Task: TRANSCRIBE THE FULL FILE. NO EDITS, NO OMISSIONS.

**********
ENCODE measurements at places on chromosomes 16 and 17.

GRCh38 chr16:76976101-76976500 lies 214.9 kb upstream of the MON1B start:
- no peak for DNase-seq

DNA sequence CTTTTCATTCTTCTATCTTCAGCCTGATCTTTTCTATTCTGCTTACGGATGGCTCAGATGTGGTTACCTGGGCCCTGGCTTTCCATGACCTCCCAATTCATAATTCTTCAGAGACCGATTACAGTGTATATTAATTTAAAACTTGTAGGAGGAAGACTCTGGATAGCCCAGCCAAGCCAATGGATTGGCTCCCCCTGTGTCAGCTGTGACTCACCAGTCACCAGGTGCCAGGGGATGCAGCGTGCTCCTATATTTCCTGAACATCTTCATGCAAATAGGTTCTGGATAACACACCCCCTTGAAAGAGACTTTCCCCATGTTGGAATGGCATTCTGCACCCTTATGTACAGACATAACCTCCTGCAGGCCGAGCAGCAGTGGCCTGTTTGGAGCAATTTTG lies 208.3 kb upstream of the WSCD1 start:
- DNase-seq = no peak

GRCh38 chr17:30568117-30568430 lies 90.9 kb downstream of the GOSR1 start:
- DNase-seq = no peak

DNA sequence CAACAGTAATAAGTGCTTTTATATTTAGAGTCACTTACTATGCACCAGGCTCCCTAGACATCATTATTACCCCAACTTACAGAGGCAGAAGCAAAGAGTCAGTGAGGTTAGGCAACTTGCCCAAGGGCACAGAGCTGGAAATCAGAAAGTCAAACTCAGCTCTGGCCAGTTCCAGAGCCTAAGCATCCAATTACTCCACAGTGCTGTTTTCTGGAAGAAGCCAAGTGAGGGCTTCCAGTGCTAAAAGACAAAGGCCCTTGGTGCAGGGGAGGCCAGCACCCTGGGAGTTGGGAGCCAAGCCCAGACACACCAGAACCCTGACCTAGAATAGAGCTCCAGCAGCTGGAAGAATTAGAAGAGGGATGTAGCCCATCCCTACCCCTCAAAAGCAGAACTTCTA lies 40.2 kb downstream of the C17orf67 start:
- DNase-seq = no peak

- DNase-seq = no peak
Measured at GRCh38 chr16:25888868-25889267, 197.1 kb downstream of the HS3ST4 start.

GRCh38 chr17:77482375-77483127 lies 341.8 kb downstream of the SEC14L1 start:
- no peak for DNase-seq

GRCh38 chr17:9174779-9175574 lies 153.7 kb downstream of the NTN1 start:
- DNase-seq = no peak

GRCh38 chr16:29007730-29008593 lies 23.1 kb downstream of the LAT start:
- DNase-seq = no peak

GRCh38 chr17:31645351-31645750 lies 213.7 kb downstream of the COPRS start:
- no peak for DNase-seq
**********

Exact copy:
ENCODE measurements at places on chromosomes 16 and 17.

GRCh38 chr16:76976101-76976500 lies 214.9 kb upstream of the MON1B start:
- no peak for DNase-seq

DNA sequence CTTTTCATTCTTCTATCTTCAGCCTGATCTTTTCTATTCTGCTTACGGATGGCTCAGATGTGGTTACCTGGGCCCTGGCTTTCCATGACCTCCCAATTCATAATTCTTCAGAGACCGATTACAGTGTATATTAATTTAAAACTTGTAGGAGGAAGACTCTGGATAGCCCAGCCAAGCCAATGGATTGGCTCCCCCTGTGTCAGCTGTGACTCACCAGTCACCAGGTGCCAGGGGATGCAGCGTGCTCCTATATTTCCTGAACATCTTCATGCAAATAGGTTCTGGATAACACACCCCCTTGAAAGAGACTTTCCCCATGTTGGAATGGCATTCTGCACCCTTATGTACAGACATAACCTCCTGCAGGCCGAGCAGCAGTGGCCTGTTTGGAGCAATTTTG lies 208.3 kb upstream of the WSCD1 start:
- DNase-seq = no peak

GRCh38 chr17:30568117-30568430 lies 90.9 kb downstream of the GOSR1 start:
- DNase-seq = no peak

DNA sequence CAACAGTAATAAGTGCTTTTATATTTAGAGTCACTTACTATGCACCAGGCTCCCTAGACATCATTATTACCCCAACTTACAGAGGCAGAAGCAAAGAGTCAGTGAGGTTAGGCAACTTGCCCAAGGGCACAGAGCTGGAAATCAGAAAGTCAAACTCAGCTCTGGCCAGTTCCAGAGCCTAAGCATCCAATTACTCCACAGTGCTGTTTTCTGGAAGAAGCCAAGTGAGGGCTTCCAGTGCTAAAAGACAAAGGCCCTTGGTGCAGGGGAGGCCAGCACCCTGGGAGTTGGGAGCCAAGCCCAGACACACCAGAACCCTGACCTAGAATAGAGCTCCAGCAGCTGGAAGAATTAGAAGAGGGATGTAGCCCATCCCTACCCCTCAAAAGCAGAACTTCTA lies 40.2 kb downstream of the C17orf67 start:
- DNase-seq = no peak

- DNase-seq = no peak
Measured at GRCh38 chr16:25888868-25889267, 197.1 kb downstream of the HS3ST4 start.

GRCh38 chr17:77482375-77483127 lies 341.8 kb downstream of the SEC14L1 start:
- no peak for DNase-seq

GRCh38 chr17:9174779-9175574 lies 153.7 kb downstream of the NTN1 start:
- DNase-seq = no peak

GRCh38 chr16:29007730-29008593 lies 23.1 kb downstream of the LAT start:
- DNase-seq = no peak

GRCh38 chr17:31645351-31645750 lies 213.7 kb downstream of the COPRS start:
- no peak for DNase-seq